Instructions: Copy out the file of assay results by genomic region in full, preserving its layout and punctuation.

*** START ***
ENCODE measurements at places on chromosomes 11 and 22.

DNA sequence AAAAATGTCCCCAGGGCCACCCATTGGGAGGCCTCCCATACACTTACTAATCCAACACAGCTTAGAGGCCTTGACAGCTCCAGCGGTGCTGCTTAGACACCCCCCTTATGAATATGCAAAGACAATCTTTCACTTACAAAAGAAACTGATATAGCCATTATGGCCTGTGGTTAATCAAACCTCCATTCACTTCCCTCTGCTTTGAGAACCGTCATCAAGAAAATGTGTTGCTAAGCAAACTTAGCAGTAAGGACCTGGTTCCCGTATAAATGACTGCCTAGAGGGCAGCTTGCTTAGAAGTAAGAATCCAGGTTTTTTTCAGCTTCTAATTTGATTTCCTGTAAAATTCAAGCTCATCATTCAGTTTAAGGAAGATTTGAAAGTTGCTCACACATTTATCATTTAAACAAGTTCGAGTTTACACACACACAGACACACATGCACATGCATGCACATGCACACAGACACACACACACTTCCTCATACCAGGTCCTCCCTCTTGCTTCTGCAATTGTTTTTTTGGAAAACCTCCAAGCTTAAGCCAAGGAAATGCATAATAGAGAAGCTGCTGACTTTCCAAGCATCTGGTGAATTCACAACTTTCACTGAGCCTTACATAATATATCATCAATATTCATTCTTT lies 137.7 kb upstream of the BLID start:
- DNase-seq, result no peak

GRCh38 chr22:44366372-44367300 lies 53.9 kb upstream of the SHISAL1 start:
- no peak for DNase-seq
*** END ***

ENCODE measurements at places on chromosomes 11 and 22.

DNA sequence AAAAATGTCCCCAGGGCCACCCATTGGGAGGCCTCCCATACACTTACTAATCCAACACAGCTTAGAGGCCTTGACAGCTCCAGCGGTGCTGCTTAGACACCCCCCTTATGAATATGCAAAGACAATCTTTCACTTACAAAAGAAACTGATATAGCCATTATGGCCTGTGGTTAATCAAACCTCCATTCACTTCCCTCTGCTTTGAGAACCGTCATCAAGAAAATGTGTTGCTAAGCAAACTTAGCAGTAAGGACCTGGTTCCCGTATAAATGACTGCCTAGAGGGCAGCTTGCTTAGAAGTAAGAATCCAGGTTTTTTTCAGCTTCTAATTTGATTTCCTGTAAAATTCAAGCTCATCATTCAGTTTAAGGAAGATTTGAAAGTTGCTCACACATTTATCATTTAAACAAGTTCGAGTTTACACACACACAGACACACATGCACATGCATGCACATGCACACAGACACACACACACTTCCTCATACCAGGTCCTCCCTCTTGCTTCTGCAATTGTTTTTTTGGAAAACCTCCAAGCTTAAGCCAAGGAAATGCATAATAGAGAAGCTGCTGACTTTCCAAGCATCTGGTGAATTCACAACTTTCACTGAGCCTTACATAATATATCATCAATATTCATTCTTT lies 137.7 kb upstream of the BLID start:
- DNase-seq, result no peak

GRCh38 chr22:44366372-44367300 lies 53.9 kb upstream of the SHISAL1 start:
- no peak for DNase-seq